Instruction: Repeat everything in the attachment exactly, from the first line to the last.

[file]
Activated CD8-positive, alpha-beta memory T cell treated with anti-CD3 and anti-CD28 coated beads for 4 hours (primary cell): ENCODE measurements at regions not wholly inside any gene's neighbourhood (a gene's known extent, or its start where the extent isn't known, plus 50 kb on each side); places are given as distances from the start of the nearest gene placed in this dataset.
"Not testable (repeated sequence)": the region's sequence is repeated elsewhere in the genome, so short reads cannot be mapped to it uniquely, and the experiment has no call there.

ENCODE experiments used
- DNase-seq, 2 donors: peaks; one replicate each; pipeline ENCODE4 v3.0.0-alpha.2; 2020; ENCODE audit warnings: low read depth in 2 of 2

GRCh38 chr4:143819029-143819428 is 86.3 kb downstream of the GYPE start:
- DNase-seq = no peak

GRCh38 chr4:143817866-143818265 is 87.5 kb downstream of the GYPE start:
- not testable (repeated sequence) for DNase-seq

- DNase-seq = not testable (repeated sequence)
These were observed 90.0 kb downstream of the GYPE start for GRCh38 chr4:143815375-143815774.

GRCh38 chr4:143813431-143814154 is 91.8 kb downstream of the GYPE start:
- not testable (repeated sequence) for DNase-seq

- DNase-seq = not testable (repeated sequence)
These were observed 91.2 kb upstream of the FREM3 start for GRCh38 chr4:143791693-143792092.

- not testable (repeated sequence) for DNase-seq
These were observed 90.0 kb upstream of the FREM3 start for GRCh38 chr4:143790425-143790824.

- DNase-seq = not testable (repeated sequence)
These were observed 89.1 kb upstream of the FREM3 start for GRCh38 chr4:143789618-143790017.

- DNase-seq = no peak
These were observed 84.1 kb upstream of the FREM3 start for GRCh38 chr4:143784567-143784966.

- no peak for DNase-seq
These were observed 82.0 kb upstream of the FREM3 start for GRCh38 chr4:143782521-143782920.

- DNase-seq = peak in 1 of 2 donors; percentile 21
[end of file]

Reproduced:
Activated CD8-positive, alpha-beta memory T cell treated with anti-CD3 and anti-CD28 coated beads for 4 hours (primary cell): ENCODE measurements at regions not wholly inside any gene's neighbourhood (a gene's known extent, or its start where the extent isn't known, plus 50 kb on each side); places are given as distances from the start of the nearest gene placed in this dataset.
"Not testable (repeated sequence)": the region's sequence is repeated elsewhere in the genome, so short reads cannot be mapped to it uniquely, and the experiment has no call there.

ENCODE experiments used
- DNase-seq, 2 donors: peaks; one replicate each; pipeline ENCODE4 v3.0.0-alpha.2; 2020; ENCODE audit warnings: low read depth in 2 of 2

GRCh38 chr4:143819029-143819428 is 86.3 kb downstream of the GYPE start:
- DNase-seq = no peak

GRCh38 chr4:143817866-143818265 is 87.5 kb downstream of the GYPE start:
- not testable (repeated sequence) for DNase-seq

- DNase-seq = not testable (repeated sequence)
These were observed 90.0 kb downstream of the GYPE start for GRCh38 chr4:143815375-143815774.

GRCh38 chr4:143813431-143814154 is 91.8 kb downstream of the GYPE start:
- not testable (repeated sequence) for DNase-seq

- DNase-seq = not testable (repeated sequence)
These were observed 91.2 kb upstream of the FREM3 start for GRCh38 chr4:143791693-143792092.

- not testable (repeated sequence) for DNase-seq
These were observed 90.0 kb upstream of the FREM3 start for GRCh38 chr4:143790425-143790824.

- DNase-seq = not testable (repeated sequence)
These were observed 89.1 kb upstream of the FREM3 start for GRCh38 chr4:143789618-143790017.

- DNase-seq = no peak
These were observed 84.1 kb upstream of the FREM3 start for GRCh38 chr4:143784567-143784966.

- no peak for DNase-seq
These were observed 82.0 kb upstream of the FREM3 start for GRCh38 chr4:143782521-143782920.

- DNase-seq = peak in 1 of 2 donors; percentile 21